Why am I passionate about this?

I used to hate history, until I made the startling discovery that history wasn’t about dates and wars—the stuff we had to memorize in high school—but about people. And what can be more absorbing than people? When I started my first historical series, set in the very early 20th century in my hometown of South Bend, Indiana, I delved into the local newspaper and learned that the people of the time and their problems were very much like today’s. That pulled me in, and never let go. Now, researching the 1920s, I’m meeting people who might live next door. It’s so much fun!

Jeanne's book list on historical mysteries that make the period come alive

Jeanne M. Dams Why did Jeanne love this book?

I love all of Ellis Peters’ Brother Cadfael books for so many reasons.

One is the crisp excellence of writing, one is her illuminating description of her medieval setting, one is her endearing protagonist, one is her exceptional plotting. This particular title has a most intriguing plot and a thoroughly satisfying resolution.

I chose the book (which I have reread many times) with a satisfied smile. And finally, the books are set in the England I so love, even if her setting is 11 centuries ago.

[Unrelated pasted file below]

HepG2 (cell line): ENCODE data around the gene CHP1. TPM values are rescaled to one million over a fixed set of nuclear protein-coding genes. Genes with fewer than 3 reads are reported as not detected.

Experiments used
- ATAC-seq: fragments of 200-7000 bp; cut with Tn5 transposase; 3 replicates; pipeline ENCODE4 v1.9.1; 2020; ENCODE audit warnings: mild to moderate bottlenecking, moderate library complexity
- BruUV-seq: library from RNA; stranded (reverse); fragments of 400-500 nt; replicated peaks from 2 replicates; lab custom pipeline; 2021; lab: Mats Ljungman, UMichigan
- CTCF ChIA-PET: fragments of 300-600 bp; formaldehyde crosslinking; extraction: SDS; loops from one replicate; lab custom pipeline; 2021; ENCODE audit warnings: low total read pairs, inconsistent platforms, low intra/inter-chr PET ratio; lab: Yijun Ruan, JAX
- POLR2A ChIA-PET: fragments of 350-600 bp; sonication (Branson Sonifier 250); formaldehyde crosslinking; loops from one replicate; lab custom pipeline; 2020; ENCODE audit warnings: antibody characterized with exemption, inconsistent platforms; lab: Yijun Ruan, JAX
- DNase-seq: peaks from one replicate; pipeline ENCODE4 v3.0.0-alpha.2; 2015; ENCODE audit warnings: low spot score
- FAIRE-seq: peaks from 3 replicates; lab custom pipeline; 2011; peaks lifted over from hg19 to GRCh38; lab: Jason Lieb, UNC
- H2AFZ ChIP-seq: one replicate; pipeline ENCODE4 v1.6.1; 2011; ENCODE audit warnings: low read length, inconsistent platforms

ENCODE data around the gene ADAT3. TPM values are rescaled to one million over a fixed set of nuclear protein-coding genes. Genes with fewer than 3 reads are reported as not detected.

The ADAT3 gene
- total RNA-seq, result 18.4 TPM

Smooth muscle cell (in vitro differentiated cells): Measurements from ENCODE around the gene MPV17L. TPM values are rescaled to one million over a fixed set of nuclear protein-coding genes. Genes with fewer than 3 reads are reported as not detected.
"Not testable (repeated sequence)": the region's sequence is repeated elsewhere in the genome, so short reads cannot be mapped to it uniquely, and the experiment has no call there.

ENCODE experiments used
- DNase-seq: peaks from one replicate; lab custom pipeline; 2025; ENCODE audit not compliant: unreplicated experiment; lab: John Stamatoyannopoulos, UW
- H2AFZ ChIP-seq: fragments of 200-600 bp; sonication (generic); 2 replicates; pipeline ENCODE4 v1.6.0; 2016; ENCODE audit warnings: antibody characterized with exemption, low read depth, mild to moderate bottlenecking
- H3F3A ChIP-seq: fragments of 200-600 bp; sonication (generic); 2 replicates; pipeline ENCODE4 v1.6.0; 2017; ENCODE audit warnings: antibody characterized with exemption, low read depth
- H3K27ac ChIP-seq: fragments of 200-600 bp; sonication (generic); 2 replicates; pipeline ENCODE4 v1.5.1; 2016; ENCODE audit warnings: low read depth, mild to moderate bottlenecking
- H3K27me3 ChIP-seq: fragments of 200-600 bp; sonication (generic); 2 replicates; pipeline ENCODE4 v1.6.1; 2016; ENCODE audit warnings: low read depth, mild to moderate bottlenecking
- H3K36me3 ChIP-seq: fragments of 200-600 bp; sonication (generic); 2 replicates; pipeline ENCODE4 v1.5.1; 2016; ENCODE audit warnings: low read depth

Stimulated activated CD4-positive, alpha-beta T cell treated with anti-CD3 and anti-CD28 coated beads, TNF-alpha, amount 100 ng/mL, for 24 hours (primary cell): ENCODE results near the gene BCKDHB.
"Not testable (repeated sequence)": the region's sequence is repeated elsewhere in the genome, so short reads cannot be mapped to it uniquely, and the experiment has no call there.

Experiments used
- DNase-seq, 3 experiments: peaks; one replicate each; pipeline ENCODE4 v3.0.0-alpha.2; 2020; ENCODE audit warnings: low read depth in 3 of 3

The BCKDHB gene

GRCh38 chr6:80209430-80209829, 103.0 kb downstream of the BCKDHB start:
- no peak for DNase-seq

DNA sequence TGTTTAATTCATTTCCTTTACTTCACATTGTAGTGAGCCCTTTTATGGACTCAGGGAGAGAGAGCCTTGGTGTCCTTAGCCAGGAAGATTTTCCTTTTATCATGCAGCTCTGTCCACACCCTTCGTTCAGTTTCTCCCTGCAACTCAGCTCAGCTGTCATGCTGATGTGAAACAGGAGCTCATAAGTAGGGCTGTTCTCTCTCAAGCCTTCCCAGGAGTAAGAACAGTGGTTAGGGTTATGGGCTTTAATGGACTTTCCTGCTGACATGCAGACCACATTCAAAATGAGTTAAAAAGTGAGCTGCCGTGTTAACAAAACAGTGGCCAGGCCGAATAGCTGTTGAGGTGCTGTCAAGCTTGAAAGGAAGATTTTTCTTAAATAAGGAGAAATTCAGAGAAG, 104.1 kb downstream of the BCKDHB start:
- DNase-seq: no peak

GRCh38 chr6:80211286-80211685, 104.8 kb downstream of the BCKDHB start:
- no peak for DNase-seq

By Ellis Peters,

Why should I read it?

1 author picked An Excellent Mystery as one of their favorite books, and they share why you should read it.

What is this book about?

In the year of our Lord 1141, August comes in golden as a lion, and two monks ride into the Benedictine abbey of Saint Peter and Saint Paul bringing with them disturbing news of war- and a mystery. The strangers tell how the strife between the Empress Maud and King Stephen has destroyed the town of Winchester and their priory. Now Brother Humilis, who is handsome, gaunt and very ill, and Brother Fidelis, youthful, comely- and mute- must seek refuge at Shrewsbury.